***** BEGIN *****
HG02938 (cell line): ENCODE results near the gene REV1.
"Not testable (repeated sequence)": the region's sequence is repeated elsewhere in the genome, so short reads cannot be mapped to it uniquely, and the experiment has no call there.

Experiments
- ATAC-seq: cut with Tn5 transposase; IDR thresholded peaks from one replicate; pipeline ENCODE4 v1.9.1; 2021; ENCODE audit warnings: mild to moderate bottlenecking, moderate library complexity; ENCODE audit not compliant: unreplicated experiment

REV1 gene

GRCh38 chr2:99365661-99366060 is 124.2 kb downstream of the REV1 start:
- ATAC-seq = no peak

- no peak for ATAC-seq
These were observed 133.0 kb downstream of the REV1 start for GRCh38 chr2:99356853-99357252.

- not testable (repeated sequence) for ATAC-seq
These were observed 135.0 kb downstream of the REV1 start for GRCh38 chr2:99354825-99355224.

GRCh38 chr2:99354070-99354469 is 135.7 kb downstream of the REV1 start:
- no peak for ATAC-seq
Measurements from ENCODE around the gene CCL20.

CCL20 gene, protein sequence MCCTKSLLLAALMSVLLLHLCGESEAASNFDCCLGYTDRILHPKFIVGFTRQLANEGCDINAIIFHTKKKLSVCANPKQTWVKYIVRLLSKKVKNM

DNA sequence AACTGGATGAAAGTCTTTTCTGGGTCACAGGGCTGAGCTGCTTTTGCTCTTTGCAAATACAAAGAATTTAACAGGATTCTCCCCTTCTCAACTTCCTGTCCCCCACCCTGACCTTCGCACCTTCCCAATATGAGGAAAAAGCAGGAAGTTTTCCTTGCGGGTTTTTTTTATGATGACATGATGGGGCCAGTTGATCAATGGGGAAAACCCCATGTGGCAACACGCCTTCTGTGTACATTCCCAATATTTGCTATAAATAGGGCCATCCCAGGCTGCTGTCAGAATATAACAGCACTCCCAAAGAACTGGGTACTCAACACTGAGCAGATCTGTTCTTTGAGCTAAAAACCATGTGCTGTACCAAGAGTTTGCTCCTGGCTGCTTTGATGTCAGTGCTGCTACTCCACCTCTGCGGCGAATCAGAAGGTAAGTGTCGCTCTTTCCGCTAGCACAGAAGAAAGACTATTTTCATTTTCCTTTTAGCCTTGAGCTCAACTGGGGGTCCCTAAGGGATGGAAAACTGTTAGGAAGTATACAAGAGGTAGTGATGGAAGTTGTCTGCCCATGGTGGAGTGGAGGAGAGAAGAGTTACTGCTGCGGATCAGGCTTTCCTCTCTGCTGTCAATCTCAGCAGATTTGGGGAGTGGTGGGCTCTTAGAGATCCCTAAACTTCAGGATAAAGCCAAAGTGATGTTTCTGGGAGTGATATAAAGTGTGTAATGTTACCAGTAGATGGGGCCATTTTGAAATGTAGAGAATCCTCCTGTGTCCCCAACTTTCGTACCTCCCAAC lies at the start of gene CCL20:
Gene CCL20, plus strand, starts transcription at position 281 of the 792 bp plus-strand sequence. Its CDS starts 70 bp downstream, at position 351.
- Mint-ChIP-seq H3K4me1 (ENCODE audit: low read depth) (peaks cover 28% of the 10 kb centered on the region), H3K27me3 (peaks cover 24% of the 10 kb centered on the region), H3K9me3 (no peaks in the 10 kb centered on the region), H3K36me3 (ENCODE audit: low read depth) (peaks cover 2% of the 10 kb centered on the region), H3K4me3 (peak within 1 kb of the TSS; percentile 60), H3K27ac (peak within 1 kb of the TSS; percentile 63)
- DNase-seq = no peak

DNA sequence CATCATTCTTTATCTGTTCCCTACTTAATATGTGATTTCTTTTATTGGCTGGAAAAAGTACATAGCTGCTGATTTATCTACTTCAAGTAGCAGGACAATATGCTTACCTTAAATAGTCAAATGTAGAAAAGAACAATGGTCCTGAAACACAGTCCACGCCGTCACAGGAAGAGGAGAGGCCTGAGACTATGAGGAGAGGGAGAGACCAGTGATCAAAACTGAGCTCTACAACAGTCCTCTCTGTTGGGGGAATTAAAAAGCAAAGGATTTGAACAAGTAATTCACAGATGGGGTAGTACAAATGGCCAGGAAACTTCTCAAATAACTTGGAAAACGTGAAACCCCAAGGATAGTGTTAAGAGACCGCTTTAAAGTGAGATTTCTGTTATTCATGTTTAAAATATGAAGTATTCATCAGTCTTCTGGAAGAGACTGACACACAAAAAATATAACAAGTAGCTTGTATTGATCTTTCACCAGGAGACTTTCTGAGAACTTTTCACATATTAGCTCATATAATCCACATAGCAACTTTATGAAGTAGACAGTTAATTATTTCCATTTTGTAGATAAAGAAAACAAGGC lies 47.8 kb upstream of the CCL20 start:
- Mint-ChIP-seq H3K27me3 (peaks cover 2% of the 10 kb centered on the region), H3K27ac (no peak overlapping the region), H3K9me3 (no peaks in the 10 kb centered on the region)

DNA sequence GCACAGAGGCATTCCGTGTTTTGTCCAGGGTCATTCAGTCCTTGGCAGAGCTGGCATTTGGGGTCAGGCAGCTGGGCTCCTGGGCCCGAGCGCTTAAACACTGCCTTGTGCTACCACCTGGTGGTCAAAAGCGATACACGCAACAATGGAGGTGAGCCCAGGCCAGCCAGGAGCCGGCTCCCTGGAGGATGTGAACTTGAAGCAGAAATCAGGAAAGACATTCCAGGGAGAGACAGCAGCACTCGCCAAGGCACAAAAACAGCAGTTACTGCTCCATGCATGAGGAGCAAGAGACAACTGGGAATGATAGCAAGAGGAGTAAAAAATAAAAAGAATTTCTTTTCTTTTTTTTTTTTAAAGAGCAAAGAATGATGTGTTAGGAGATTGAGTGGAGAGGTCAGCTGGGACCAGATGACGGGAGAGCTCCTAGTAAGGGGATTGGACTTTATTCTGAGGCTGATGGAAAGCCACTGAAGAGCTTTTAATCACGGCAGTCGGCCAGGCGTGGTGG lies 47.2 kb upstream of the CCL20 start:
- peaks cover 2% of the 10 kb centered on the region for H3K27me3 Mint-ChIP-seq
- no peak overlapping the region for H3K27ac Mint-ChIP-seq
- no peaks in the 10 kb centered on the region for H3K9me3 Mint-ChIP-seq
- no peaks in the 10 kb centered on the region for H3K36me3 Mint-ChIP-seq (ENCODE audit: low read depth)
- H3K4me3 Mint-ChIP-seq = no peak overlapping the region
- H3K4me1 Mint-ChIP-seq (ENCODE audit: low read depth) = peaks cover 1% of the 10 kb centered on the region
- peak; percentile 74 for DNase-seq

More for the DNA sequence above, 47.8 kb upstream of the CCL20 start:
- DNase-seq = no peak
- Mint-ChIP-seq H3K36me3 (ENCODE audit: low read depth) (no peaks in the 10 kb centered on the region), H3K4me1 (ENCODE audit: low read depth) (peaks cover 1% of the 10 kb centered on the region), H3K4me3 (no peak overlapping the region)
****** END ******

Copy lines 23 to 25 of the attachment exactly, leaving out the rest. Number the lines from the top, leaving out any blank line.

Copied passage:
- peaks cover 2% of the 10 kb centered on the region for H3K27me3 Mint-ChIP-seq
- no peak overlapping the region for H3K27ac Mint-ChIP-seq
- no peaks in the 10 kb centered on the region for H3K9me3 Mint-ChIP-seq